Brent Pulls Back as Euro Zone Fears Resurface
Oil slowly crept towards $110 a barrel in choppy trading on Wednesday, pressured by rising crude stockpiles in top consumer the United States and festering worries over the euro zone.
Worries over the debt crisis in Cyprus pushed the euro lower, eroding the attractiveness of commodities priced in the U.S. currency. Positive U.S. economic data lifted the dollar and gave earlier support to North Sea Brent crude.
"The externals have been a negative for oil prices with the euro falling to its lowest level since mid-November of 2012," said Dominick Chirichella of Energy Management Institute.
"The market is still uneasy about the type of deal that was done for Cyprus."
Closely-watched weekly inventory figures from the U.S. Energy Information Administration (EIA) showed that crude stocks rose more than forecast last week. But gasoline and distillates fell more than expected even as refinery runs increase.
"Today's build in crude was bigger than most had expected, but was offset by a greater-than-expected draw in distillate stocks with the gasoline number a non-event," said Jay Levine of Enerjay LLC.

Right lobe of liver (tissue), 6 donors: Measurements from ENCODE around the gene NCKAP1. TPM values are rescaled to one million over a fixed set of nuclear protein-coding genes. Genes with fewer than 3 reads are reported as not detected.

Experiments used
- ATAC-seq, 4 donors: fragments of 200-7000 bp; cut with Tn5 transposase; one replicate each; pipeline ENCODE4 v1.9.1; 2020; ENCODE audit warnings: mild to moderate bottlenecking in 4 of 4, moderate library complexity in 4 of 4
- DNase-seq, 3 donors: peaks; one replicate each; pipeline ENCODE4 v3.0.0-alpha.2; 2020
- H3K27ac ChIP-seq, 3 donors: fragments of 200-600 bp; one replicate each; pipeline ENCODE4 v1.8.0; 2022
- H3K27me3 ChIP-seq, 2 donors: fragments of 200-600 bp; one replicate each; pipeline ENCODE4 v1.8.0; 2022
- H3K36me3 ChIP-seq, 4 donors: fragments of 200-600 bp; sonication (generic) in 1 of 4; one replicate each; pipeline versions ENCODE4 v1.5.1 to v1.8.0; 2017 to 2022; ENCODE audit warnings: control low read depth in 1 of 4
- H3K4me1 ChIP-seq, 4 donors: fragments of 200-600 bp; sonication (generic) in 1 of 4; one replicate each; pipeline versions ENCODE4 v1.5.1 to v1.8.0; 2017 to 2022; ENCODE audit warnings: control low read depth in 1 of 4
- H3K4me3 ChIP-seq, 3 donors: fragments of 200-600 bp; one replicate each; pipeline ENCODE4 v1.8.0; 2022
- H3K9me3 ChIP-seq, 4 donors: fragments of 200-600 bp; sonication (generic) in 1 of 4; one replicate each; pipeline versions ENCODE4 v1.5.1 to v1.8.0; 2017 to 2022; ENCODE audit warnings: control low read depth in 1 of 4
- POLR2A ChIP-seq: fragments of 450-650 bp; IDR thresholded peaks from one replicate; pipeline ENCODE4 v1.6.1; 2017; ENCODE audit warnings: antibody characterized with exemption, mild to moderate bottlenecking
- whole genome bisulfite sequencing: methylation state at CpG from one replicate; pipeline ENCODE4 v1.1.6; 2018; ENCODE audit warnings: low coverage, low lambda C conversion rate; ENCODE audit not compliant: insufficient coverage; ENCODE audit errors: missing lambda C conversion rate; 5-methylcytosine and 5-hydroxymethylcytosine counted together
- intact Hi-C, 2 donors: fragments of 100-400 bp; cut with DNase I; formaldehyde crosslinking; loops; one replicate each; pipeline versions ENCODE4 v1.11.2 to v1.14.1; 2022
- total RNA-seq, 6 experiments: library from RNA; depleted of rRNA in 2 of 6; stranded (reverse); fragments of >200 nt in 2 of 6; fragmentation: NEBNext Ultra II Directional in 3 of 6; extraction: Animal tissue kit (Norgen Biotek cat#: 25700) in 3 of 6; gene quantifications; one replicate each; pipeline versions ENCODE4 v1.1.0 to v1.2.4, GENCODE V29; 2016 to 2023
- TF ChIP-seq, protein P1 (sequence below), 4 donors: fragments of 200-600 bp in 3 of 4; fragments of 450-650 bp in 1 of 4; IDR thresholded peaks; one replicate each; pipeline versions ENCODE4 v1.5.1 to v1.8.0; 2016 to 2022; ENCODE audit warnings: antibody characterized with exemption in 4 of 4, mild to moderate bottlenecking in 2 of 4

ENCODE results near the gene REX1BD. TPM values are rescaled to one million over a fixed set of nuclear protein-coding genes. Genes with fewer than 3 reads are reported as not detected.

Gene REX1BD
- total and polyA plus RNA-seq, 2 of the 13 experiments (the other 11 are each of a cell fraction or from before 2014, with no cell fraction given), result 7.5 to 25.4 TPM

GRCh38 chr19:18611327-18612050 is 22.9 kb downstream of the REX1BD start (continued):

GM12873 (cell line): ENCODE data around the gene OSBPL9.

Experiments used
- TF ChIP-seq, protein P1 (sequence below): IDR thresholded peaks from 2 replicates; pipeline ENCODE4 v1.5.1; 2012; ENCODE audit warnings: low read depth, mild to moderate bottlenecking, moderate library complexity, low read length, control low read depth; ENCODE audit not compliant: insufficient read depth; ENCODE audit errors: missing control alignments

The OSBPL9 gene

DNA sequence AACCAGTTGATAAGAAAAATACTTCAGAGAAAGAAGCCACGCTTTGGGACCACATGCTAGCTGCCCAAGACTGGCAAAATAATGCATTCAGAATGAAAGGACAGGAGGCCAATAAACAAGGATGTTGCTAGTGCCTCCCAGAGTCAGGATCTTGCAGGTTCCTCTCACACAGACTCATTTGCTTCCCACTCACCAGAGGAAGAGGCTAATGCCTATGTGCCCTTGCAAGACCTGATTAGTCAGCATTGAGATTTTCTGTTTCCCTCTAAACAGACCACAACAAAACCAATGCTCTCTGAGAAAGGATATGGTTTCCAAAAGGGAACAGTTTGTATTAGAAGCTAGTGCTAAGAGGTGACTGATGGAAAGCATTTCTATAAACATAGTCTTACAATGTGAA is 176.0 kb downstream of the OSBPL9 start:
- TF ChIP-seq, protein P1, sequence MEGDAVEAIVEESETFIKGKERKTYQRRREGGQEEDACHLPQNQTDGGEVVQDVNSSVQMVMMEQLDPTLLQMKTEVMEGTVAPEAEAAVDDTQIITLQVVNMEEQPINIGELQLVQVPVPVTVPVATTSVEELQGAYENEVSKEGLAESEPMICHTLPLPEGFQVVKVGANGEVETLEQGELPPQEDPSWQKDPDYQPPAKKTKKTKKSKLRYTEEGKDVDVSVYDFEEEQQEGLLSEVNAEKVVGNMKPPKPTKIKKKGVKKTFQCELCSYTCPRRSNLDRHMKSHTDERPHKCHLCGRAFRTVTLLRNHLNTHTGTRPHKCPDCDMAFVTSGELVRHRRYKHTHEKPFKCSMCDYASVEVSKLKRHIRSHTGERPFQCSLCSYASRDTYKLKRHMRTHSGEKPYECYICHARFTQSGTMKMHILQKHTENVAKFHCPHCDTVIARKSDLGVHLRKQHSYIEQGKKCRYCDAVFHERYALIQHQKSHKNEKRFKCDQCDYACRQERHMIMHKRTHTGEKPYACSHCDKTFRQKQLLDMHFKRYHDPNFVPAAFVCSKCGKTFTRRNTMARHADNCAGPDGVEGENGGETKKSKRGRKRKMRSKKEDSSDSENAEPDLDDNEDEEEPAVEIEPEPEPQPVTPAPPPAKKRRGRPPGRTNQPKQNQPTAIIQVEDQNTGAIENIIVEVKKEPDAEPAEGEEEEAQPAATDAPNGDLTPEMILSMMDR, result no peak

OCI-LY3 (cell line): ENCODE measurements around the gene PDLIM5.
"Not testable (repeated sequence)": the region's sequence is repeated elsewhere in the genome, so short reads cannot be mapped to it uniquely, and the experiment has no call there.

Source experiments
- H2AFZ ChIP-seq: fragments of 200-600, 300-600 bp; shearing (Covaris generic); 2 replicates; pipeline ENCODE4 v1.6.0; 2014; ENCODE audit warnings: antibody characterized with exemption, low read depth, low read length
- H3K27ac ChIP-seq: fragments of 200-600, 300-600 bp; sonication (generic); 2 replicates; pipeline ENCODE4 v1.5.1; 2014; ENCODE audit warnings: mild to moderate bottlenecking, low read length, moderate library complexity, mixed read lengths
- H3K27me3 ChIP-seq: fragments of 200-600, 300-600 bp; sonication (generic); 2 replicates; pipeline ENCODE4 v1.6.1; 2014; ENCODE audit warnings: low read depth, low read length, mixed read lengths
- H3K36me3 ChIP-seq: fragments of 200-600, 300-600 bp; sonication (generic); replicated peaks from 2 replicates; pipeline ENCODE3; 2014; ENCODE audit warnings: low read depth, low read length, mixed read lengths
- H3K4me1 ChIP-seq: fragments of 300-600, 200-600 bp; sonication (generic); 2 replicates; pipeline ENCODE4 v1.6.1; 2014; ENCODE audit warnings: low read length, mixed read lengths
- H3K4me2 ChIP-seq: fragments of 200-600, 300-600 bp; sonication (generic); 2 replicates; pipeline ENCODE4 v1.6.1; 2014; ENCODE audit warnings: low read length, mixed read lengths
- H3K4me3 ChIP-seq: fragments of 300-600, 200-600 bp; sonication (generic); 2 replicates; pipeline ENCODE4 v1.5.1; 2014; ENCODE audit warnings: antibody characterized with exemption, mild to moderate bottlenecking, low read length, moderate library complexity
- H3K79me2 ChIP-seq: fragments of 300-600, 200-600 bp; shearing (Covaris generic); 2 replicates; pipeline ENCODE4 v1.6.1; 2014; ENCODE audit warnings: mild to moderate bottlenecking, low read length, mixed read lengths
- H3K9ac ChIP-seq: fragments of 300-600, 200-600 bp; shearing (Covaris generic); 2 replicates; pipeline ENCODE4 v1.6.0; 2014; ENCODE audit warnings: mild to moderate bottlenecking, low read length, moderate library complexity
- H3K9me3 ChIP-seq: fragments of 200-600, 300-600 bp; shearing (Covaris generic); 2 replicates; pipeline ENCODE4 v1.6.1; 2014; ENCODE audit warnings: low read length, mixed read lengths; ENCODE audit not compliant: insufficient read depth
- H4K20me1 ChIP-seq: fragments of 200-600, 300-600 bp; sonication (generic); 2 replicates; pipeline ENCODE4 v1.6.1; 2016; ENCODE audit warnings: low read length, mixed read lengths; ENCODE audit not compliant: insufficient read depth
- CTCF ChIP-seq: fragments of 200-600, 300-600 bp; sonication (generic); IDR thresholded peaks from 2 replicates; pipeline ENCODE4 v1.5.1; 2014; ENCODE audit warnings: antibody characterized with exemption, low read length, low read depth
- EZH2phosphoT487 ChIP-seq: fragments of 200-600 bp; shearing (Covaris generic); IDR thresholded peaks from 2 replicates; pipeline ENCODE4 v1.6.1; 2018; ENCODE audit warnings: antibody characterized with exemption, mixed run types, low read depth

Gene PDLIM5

Despite the bearish mood on U.S. oil supply, upbeat data in recent months has boosted confidence in the recovery of the world's top economy.
Orders for U.S.-made durable goods surged last month and home prices posted their biggest year-on-year gain in six and a half years in January, suggesting that the U.S. economy regained momentum early in the first quarter.
Reflecting investor sentiment on the economies of the two regions, Brent's premium to U.S. crude remained above $12 a barrel, after narrowing to as little as $12.52 in the previous session, the smallest in eight months.
The spread has narrowed sharply from $23.45 in February. The improving U.S. economy and increased pipeline flows from the Midwest have supported the U.S. benchmark oil contract.
Meanwhile, Brent has been pressured by increased supplies from the North Sea, while the strict conditions on a rescue plan for Cyprus underlined concerns about Europe's financial stability.
The upbeat outlook for the United States was tarnished somewhat by other data on Tuesday showing a sharp drop in consumer confidence as Americans worried about the impact of tighter fiscal policy, particularly $85 billion in government budget cuts known as the "sequester".
Elsewhere, data from industry group the American Petroleum Institute late on Tuesday showed U.S. crude oil stocks rose 3.7 million barrels last week, much higher than forecast in a Reuters survey of analysts. Inventories of gasoline and diesel both fell more than expected.
The more closely-watched government data from the U.S. Energy Information Administration (EIA) is set for release at 10:30 a.m. EDT on Wednesday.